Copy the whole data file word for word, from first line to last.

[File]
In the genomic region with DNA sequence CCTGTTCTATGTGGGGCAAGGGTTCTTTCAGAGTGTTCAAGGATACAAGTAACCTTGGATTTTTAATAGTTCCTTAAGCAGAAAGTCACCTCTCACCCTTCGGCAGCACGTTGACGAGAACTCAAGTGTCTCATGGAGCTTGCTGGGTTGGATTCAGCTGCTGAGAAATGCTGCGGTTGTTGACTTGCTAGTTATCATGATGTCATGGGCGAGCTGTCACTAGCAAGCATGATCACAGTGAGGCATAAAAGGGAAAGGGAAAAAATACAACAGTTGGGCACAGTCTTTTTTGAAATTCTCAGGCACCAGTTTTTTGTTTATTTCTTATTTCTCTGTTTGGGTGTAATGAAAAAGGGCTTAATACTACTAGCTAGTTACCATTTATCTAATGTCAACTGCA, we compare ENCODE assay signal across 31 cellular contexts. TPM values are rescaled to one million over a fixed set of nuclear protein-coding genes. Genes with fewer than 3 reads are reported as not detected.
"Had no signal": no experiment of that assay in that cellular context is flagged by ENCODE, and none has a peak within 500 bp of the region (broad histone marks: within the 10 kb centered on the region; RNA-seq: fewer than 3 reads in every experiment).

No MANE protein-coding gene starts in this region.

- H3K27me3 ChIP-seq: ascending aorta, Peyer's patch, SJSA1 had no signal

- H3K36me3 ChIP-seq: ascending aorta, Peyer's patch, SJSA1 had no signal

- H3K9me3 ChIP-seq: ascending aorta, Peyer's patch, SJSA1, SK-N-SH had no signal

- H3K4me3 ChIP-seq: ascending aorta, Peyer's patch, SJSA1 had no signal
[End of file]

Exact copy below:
In the genomic region with DNA sequence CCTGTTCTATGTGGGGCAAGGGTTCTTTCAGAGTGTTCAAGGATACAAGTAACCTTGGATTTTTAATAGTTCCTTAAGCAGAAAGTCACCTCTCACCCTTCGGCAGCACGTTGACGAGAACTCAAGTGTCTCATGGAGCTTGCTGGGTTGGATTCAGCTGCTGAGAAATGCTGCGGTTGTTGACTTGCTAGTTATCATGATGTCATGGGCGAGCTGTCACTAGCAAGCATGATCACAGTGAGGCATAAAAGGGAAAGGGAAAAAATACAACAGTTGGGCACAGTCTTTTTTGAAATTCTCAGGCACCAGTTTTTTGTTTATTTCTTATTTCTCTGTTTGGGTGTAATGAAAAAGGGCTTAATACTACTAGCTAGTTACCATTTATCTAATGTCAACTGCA, we compare ENCODE assay signal across 31 cellular contexts. TPM values are rescaled to one million over a fixed set of nuclear protein-coding genes. Genes with fewer than 3 reads are reported as not detected.
"Had no signal": no experiment of that assay in that cellular context is flagged by ENCODE, and none has a peak within 500 bp of the region (broad histone marks: within the 10 kb centered on the region; RNA-seq: fewer than 3 reads in every experiment).

No MANE protein-coding gene starts in this region.

- H3K27me3 ChIP-seq: ascending aorta, Peyer's patch, SJSA1 had no signal

- H3K36me3 ChIP-seq: ascending aorta, Peyer's patch, SJSA1 had no signal

- H3K9me3 ChIP-seq: ascending aorta, Peyer's patch, SJSA1, SK-N-SH had no signal

- H3K4me3 ChIP-seq: ascending aorta, Peyer's patch, SJSA1 had no signal